We think that life two thousand years ago was devoid of technology, but as we've seen, they had working steam engines, gears, tools and conveniences we'd recognise today. We tend to make incorrect assumptions about the lives of ancient civilizations because we thought they only had primitive tools. They were creating amazing megastructures and incredibly fine, intricate tools.

This was a brief, abridged synopsis of what a short printed magazine might contain. Our goal was to craft a narrative by weaving the threads of a given topic together through a series of seemingly disparate articles. We have all the links still saved and would love to continue this idea in some form in the future.

Other Possible Editions:

  • Currency/money
  • Diplomatic incidents
  • Walled cities
  • Cultural ghosts
  • Forgeries
  • Bells
  • Micronations
Let us know if this is something you'd like to see happen. Feedback and support always help push us in the right direction.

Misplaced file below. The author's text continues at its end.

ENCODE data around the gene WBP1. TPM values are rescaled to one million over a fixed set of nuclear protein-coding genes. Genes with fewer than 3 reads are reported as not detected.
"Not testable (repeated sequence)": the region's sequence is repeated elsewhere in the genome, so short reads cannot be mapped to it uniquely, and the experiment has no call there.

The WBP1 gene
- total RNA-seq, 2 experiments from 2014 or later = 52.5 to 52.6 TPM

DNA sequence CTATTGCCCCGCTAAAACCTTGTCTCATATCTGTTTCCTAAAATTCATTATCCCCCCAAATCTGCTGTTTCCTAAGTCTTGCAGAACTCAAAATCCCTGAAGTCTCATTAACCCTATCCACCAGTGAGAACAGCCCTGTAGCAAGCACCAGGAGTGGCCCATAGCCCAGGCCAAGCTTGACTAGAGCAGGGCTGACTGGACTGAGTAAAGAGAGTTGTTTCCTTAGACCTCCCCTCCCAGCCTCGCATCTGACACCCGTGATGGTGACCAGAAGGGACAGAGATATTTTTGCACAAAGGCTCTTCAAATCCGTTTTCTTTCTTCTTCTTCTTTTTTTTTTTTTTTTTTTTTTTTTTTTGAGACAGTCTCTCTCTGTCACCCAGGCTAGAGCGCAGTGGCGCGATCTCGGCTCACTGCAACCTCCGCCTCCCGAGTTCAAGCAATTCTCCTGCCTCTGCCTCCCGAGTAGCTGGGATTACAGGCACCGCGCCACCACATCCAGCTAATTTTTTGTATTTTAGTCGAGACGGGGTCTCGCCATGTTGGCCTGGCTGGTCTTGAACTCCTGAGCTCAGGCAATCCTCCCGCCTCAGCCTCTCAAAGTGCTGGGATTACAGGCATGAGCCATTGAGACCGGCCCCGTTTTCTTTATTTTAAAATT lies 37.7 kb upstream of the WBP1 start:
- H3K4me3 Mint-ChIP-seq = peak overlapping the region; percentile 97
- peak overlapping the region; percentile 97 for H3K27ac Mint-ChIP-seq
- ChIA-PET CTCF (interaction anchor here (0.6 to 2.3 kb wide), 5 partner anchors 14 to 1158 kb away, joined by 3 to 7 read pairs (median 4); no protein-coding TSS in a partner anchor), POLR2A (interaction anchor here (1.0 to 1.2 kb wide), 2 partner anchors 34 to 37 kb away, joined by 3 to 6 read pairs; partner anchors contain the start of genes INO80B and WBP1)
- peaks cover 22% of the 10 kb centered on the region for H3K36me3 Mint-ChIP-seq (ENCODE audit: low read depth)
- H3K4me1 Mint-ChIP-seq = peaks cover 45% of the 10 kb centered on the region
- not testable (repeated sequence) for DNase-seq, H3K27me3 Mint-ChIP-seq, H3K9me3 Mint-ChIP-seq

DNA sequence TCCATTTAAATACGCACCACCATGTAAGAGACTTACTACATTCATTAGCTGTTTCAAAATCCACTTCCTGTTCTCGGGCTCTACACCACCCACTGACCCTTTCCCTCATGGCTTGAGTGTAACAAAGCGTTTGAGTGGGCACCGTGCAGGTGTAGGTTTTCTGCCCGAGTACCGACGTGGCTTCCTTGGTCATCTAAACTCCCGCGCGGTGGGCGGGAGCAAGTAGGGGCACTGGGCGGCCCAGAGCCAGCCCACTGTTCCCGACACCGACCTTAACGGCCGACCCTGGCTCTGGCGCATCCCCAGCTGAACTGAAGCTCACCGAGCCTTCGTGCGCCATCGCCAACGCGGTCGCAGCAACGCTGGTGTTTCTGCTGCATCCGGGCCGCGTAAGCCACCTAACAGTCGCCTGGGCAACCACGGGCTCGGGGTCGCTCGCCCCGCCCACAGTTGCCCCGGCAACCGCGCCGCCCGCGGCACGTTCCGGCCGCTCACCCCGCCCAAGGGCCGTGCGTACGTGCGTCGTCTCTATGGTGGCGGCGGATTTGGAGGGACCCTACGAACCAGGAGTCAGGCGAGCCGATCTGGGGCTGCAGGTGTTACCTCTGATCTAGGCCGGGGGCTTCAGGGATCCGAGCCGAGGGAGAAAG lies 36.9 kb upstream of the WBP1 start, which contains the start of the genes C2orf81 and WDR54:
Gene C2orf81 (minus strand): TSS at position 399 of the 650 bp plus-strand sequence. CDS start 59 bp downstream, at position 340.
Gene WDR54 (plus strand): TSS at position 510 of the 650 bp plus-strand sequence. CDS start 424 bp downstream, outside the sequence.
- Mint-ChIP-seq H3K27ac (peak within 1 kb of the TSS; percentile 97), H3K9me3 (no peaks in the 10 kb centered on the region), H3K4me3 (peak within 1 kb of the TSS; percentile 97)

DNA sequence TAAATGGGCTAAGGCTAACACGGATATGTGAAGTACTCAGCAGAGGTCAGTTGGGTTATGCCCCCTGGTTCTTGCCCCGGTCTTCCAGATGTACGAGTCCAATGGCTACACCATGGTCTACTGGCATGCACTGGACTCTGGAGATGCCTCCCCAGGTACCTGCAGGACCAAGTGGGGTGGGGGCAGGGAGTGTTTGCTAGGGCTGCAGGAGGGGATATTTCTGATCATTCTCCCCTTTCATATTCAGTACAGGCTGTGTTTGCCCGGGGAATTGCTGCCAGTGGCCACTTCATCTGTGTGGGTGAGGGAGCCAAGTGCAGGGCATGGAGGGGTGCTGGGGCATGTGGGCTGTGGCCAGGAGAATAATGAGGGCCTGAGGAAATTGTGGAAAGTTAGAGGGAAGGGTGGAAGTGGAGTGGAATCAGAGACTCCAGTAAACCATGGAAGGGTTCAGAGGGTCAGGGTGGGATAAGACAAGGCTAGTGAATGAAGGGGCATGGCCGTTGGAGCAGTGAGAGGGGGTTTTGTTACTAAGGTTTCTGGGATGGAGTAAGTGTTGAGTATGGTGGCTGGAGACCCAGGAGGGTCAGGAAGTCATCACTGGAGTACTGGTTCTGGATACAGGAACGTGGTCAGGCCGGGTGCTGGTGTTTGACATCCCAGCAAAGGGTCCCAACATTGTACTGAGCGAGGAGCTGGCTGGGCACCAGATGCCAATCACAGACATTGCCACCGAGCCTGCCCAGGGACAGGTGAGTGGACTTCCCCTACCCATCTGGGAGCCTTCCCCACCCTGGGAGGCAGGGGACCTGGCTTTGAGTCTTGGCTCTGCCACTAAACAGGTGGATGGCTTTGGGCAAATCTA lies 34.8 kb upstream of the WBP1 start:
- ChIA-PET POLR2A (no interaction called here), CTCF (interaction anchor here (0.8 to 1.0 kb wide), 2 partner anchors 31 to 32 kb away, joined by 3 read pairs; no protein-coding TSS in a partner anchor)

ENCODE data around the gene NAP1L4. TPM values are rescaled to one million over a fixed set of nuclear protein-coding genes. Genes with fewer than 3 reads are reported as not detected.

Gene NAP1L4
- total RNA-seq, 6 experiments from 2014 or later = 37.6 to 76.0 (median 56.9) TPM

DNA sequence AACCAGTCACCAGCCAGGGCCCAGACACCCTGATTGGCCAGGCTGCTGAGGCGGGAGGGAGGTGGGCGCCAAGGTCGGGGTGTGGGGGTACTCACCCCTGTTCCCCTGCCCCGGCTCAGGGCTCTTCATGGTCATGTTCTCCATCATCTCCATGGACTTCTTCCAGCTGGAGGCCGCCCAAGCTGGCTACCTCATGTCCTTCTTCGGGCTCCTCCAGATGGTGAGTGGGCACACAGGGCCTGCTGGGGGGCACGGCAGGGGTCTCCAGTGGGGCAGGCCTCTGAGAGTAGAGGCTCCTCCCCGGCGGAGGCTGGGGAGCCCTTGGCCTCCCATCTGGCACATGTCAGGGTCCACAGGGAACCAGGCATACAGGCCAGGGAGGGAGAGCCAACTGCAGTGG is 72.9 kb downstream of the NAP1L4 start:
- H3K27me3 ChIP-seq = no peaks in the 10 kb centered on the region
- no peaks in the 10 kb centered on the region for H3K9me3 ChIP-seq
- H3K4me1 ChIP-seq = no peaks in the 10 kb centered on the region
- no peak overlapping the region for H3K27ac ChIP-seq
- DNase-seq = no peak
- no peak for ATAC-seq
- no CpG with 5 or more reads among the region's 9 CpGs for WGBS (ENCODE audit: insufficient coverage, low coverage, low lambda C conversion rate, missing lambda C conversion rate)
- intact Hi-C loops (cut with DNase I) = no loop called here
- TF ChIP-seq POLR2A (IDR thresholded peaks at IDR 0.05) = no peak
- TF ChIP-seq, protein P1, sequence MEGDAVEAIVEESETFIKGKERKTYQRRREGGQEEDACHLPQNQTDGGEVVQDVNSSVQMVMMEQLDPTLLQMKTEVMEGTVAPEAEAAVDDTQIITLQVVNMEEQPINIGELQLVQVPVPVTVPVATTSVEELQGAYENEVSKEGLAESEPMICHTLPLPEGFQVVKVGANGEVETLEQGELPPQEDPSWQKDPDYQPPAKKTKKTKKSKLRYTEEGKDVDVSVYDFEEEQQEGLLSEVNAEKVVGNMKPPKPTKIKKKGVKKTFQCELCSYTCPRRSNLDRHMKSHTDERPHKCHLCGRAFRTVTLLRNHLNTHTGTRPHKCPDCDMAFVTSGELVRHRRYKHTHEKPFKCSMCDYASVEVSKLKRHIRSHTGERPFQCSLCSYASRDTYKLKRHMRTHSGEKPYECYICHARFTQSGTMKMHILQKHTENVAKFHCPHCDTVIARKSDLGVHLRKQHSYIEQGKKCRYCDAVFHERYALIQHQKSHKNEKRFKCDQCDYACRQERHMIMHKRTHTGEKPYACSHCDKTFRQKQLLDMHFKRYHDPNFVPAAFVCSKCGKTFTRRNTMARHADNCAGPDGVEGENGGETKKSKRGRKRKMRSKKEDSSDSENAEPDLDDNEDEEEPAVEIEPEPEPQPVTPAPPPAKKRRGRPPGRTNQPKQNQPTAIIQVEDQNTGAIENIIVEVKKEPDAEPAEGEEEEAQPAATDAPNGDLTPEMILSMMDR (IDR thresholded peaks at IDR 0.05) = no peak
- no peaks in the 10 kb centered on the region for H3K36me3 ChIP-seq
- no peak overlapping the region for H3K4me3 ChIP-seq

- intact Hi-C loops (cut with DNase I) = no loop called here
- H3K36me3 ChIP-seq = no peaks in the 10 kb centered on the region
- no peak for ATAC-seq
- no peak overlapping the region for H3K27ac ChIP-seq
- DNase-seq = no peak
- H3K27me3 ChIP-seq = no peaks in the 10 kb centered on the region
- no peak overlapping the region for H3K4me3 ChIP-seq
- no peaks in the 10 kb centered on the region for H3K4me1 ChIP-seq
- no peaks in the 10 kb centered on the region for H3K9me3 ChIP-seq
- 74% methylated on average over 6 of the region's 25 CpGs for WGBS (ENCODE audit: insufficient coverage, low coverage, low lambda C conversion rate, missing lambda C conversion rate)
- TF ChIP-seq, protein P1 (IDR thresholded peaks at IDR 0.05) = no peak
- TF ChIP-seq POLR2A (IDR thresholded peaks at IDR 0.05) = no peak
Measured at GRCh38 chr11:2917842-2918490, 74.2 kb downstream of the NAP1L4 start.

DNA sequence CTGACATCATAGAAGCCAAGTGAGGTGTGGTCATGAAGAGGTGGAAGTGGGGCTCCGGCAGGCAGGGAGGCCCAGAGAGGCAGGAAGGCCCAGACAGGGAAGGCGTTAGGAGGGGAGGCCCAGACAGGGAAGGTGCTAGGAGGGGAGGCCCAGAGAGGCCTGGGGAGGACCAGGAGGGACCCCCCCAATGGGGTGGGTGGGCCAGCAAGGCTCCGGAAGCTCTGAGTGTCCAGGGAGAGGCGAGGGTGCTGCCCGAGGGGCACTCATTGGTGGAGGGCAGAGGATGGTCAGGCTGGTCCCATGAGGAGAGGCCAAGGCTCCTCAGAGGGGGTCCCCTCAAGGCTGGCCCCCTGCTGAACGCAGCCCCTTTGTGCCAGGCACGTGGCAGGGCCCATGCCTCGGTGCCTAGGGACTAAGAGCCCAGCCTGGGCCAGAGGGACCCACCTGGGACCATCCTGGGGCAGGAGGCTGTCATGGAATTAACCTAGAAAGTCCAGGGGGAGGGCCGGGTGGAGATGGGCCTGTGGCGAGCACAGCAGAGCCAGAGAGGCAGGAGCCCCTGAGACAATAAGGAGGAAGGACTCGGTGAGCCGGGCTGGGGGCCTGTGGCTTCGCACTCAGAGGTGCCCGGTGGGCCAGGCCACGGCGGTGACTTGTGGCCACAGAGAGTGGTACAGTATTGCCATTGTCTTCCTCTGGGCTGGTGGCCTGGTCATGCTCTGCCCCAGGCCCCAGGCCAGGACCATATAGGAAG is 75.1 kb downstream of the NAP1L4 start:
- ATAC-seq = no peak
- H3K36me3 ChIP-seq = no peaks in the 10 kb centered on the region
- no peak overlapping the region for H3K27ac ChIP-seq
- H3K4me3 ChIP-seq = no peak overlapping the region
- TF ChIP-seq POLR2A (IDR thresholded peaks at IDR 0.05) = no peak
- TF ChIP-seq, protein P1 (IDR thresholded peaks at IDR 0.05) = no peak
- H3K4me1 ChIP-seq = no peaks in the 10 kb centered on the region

🏢 🕰 Office Hours

Over the last year, we’ve made use of the gracious open office hours of others. We’ve booked sessions and had amazing chats. 

Open office hours are Monday evenings (our time) for the Americas and Friday mornings (our time) for the GMT folks.

We've had some great chats already. Hopefully, we’ll reconnect with more old friends, meet some new folks and have interesting discussions.

Book a time to chat

😀📅 July 17th: World Emoji Day

History of Emojis
A short 15 minute show featuring the creator of emoji, Shigetaka Kurita. Learn about the history and ideas behind the creation of emoji characters.

Need some Emoji wallpaper?
Use this random emoji background generator to quickly create a new look for your desktop, phone or any wallpaper.

Big Emojis
Pablo Sanzo upscaled 1623 emojis from 160x160px to 2560x2560px using A.I. It's 3.22 GB of pure emoji glory in PNG.


😀📅 Emoji Calendar. This is a free app to countdown to the next holiday with simple two glyph emojis. Available for iOS and Apple Watch.

Designing with Data eBooks. If you need to tell your story using data, pick up these books today. Now pay what you want pricing for epub, mobi, pdf.

Write betterer with Text Stats. An iOS app and extension to any text editor. It breaks down word count, difficult sentences, adverb overuse and more. $0.99 on the App store.